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Mershon Center for International Security Studies

Mershon Center for International Security Studies

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Mershon Center Speaker Series
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Stephanie Rickard
Ruling the Market: Economic Geography, Electoral Institutions, and Redistribution
Tuesday, November 08, 2016, 3:30PM - 5:00PM
The Mershon Center for International Security Studies
1501 Neil Avenue, Room 120
Columbus, Ohio 43201

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Stephanie Rickard

Stephanie Rickard is an associate professor at the London School of Economics. She studies international trade. Currently, she is researching non-tariff barriers to foreign trade, including state subsidies and discriminatory public procurement practices.

Stephanie is a member of the steering committee of the International Political Economy Society (IPES) and the editorial board of the journal International Organization. She has appeared on BBC Radio 4's Today programme to discuss various events in the global economy, including the leadership contest at the World Trade Organization (WTO).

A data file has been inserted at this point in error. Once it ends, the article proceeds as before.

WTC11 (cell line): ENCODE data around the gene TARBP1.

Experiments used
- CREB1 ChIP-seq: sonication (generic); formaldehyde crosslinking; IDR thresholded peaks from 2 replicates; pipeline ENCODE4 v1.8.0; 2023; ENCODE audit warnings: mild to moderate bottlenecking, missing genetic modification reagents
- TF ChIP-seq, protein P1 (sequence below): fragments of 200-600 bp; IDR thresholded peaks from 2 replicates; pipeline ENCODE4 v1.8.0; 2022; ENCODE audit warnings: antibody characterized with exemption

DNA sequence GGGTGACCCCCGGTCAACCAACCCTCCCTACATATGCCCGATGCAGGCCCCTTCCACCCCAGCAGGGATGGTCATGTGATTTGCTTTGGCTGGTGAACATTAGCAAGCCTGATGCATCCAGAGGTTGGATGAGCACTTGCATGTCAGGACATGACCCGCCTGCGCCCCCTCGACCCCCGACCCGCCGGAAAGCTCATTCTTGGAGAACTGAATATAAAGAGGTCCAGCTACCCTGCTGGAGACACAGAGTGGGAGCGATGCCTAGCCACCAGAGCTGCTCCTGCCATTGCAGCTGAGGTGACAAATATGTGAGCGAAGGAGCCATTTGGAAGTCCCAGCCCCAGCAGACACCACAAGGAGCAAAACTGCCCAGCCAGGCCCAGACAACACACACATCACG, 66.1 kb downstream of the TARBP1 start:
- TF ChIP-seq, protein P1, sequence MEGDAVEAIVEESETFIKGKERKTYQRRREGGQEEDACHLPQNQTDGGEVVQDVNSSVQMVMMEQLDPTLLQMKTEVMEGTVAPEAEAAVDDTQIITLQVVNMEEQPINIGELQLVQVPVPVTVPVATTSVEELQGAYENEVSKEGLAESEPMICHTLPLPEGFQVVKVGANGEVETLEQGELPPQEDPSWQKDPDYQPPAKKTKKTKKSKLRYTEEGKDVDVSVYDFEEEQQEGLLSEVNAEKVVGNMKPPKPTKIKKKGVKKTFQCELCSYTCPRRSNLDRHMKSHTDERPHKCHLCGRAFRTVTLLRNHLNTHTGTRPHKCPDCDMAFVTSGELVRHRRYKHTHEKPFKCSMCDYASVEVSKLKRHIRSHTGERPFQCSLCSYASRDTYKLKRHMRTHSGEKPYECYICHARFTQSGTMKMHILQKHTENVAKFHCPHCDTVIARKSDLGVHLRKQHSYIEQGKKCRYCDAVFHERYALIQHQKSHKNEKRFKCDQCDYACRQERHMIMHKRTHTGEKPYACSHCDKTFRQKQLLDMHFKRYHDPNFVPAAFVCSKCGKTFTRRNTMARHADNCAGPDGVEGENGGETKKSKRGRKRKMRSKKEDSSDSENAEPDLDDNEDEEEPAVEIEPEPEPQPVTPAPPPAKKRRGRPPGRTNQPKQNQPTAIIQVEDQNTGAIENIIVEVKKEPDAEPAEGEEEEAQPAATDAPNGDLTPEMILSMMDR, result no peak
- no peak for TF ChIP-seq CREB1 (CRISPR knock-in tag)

Abstract

Why do politicians in some democracies redistribute more than in others? I examine this question in the context of particularistic economic policies, which selectively assist small groups of citizens at the expense of many. Government-funded subsidies, for example, help people employed in the subsidized industry but do so at the expense of taxpayers. While the political motivations behind such policies are well understood, the cross-national variation is not. Why do elected leaders enact generous particularistic economic policies in some democracies but not others? Industrial subsidies, for example, vary significantly across democracies, despite international restrictions on their use in both WTO and the EU agreements.

Professor Rickard argues that electoral institutions and economic geography work together to explain industrial subsidies are more generous in some countries than others. Electoral institutions generate incentives for politicians and parties to pursue certain (re-) election strategies. Geography determines which policies best accomplish the institutionally-generated electoral tactics. Sometimes particularistic economic policies are the most efficient option to aid (re-) election. In these cases, international economic agreements do little to curb subsidy spending.

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